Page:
1. Oil Spill Forecast.
The latest public information from NOAA states:
Onshore winds (currently SE 10-15 kts) are forecast to persist at about 10 kts throughout the weekend. The Mississippi Delta, Breton Sound, the Chandeleur Islands and areas directly northLocally, skies remain partly overcast but there is little chance of rain or oil for the weekend.
have a potential for shoreline contacts throughout the forecast period.
2. Another "Last Weekend."
It often seems as if PNJ columnist Mark O'Brien was born with a mind that anticipated Twitter by half a century; his brain thinks only in ideas needing 140 characters or less.
Nevertheless, Mark actually got something right today: The coming weekend offers "yet another chance for 'one last trip to the beach' before the oil spill turns toward Escambia and Santa Rosa counties." Of course, soon as he says that, tarballs are certain to start washing up on Pensacola Beach.
3. Oil Spill Claims.
For those stupid enough to try it without a lawyer, BP has opened two 'claims offices' in the local area. The Pensacola BP claims office" is at 3960 Navy Blvd., Suites 16 and 17, but no telephone number has been reported. It has another "community outreach office" at 435 E. Government St. which has a local telephone number: (850) 912-8640.
The Gulf Breeze office is "down-the-highway" at 5668 Gulf Breeze Parkway, Unit B-9 in Midway. If memory serves, that's either very near or at the same address of a large business building that was flashing an over-sized banner touting John ("Drill, Baby, Drill") McCain for President in 2008.
Local TV station WEAR was reporting last night that anyone seeking to file a claim will be told to first send in the appropriate claim forms.
4. Oil Leak Estimates.
We've previously mentioned that"size matters" when it comes to this oil spill. The longer the leak persists, the larger the spill area grows and the more likely some part of it will wash up on Pensacola Beach. Until yesterday, BP had shrewdly refused to release videos of the underwater spill even though it was known the wellhead was being filmed.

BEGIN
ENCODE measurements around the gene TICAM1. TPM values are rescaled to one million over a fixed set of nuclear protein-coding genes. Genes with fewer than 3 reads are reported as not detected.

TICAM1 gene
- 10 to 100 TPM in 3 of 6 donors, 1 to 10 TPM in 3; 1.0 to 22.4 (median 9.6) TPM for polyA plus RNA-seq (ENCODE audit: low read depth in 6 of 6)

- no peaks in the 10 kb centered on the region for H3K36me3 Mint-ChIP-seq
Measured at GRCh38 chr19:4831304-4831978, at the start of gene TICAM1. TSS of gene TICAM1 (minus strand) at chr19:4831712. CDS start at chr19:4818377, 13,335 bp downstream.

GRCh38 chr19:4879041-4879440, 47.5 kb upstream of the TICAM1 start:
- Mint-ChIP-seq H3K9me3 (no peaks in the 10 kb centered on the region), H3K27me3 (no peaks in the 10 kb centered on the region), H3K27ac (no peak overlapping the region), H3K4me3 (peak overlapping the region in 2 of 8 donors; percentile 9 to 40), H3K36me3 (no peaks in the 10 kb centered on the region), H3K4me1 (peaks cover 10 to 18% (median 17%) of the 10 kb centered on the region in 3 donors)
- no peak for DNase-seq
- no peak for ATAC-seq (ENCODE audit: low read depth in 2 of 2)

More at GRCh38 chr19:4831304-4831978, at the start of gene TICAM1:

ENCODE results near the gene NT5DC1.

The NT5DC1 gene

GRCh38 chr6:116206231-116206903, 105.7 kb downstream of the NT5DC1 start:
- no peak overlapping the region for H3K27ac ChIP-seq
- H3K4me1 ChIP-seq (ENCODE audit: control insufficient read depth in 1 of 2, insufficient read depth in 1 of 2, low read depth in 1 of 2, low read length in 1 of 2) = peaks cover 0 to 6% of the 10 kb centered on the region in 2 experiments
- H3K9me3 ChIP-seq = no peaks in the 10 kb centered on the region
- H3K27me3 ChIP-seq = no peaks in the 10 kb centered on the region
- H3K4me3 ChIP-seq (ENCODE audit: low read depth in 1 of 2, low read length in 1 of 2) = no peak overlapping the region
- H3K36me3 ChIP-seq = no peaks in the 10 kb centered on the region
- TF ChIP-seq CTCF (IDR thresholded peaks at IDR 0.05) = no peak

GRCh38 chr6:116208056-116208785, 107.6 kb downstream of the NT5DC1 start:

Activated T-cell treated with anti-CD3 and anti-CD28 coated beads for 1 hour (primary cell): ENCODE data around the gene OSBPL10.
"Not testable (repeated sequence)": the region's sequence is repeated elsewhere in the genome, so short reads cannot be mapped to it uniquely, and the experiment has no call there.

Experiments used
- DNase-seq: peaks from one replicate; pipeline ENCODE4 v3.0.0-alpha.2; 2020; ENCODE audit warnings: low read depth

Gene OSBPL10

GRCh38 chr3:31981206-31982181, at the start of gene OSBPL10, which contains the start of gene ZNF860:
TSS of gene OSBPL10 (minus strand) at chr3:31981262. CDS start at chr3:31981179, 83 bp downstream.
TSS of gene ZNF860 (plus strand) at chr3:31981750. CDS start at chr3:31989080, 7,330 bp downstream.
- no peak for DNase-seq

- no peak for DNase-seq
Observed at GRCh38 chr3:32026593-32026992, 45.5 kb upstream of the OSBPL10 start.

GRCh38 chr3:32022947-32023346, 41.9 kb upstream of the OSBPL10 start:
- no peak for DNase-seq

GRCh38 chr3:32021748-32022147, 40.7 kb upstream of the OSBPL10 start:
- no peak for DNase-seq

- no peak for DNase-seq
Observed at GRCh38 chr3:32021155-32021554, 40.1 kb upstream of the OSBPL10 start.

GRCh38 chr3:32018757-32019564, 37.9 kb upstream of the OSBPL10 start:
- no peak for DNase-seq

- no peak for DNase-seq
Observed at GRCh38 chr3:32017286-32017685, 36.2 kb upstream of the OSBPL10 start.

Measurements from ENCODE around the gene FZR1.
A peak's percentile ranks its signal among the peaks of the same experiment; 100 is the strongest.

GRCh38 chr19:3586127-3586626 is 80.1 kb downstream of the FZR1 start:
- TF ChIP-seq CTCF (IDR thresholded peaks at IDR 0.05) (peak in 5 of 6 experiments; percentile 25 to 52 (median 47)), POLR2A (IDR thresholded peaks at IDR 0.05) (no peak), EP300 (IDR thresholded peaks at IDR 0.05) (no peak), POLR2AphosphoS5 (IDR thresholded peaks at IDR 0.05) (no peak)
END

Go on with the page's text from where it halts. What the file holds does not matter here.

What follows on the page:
Pressure from the White House forced release of at least one, grainy video yesterday. With that, the media's group-think narrative that "only" 5,000 barrels of oil a day was spilling into the Gulf collapsed. Scientists from coast-to-coast now are using the video to gauge the size of the leak -- and the results are shocking.
A commentator on Nature magazine's blog, The Great Beyond, probably is right: calculating the volume of the spill is not rocket science. "You only need to know the diameter of the pipe, and to watch the video to see how fast the oil moves out of the pipe end."
Even so, entire textbooks have been written about how to do it. This morning, NPR aired an interview with the author of one of them. It's definitely worth a listen:
Now, everybody's getting in on the act. The New York Times reports the spill may be as much as "ten times" the size BP has admitted. The pressure on BP to come clean is building. Expect to hear more in coming days.
5. Judge Shopping.
Plaintiffs' lawyers suing BP, Halliburton, and Transocean have asked that the hundred-plus lawsuits already filed be heard "by one of the Multi-district federal judges in New Orleans." By contrast, BP, relying on a predicted Transocean suit, has asked that the cases be assigned only to Houston-based U.S. District Judge Lynn Hughes.
We confess that we have never before seen a party to a lawsuit so blatantly judge-shop by asking for a change to a specifically-named judge. Maybe it's a Texas thing. Or, maybe it's a special privilege accorded by law to oil companies under some Congressional statute which we somehow overlooked.
In any event, it may be illuminating to know a little more about Judge Hughes, Transocean's preferred judge. He's an Alabama alum (1963) who graduated from the University of Texas Law School in 1966. He served for a year as President of "Southwest resources" and was appointed to the federal bench by Ronald Reagan in 1985.
For what it's worth, Hughes has earned a dismal rating at The Robing Room from lawyers who have appeared before him. On a scale of 1 ("awful") to 10 ("excellent") Hughes draws an average of 4.7. That's the third-worst of all 19 federal judges in the Southern District of Texas who have been evaluated by lawyers.
Over the years, our personal observation is that lawyers are surprisingly kinder to judges whom they take the time to evaluate than you might suppose if you've ever heard them in casual conversation. To be sure, even formal evaluations are highly subjective. And, no doubt some lawyers who have lost a case or two in a judge's courtroom are not above taking their anger out on the judge with a harsh review -- or even gaming the system by convincing their barrister buddies to help out.
But when it comes to Judge Hughes, judging from the comments section at The Robing Room, certain themes recur with surprising frequently. Among them:
- "worst judge in Texas"
- "pompous and arrogant"
- "a disgrace"
- "ignores rules of discovery"
- "incredibly unfair"
- "hates plaintiffs"
Could this explain BP's unusually brash motion to have Judge Hughes hear all the cases filed against it? Ya' think they know him too well?
minor edit 5-14 pm
clarify BP-Transocean-Halliburton suits 5-14 pm